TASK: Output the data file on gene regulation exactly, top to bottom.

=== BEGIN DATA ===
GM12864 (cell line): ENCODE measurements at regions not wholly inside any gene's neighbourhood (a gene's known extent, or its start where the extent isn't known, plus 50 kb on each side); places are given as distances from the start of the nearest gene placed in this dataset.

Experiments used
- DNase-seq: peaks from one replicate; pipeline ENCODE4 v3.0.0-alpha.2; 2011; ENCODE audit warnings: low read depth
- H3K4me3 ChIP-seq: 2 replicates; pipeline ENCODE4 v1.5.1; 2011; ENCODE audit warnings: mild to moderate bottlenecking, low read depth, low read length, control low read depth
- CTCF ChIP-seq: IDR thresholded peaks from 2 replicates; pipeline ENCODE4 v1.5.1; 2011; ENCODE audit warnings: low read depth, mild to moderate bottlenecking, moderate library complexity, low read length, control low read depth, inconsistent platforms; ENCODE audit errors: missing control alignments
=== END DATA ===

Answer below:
GM12864 (cell line): ENCODE measurements at regions not wholly inside any gene's neighbourhood (a gene's known extent, or its start where the extent isn't known, plus 50 kb on each side); places are given as distances from the start of the nearest gene placed in this dataset.

Experiments used
- DNase-seq: peaks from one replicate; pipeline ENCODE4 v3.0.0-alpha.2; 2011; ENCODE audit warnings: low read depth
- H3K4me3 ChIP-seq: 2 replicates; pipeline ENCODE4 v1.5.1; 2011; ENCODE audit warnings: mild to moderate bottlenecking, low read depth, low read length, control low read depth
- CTCF ChIP-seq: IDR thresholded peaks from 2 replicates; pipeline ENCODE4 v1.5.1; 2011; ENCODE audit warnings: low read depth, mild to moderate bottlenecking, moderate library complexity, low read length, control low read depth, inconsistent platforms; ENCODE audit errors: missing control alignments